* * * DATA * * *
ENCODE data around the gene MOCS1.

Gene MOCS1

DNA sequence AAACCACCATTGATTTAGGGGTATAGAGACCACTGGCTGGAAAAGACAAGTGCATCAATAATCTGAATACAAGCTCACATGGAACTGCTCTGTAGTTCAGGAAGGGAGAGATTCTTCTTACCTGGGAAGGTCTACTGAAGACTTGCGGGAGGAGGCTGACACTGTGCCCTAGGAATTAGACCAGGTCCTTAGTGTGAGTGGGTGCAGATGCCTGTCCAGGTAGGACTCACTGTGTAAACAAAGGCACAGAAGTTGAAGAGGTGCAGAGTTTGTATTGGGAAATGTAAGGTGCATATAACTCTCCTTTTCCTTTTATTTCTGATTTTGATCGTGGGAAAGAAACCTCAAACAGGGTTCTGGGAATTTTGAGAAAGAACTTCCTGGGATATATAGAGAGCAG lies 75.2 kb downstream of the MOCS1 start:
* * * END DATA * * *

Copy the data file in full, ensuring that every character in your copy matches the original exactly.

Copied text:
ENCODE data around the gene MOCS1.

Gene MOCS1

DNA sequence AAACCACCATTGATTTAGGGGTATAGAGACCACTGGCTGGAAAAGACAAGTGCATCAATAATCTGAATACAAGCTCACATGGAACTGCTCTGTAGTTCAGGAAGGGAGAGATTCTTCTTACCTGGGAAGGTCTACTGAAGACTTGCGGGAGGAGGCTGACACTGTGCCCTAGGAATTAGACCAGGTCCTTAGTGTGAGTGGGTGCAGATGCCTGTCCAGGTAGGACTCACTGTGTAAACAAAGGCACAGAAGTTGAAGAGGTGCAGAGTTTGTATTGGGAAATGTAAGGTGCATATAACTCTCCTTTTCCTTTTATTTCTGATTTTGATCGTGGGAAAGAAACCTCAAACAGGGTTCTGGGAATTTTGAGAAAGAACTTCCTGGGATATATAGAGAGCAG lies 75.2 kb downstream of the MOCS1 start: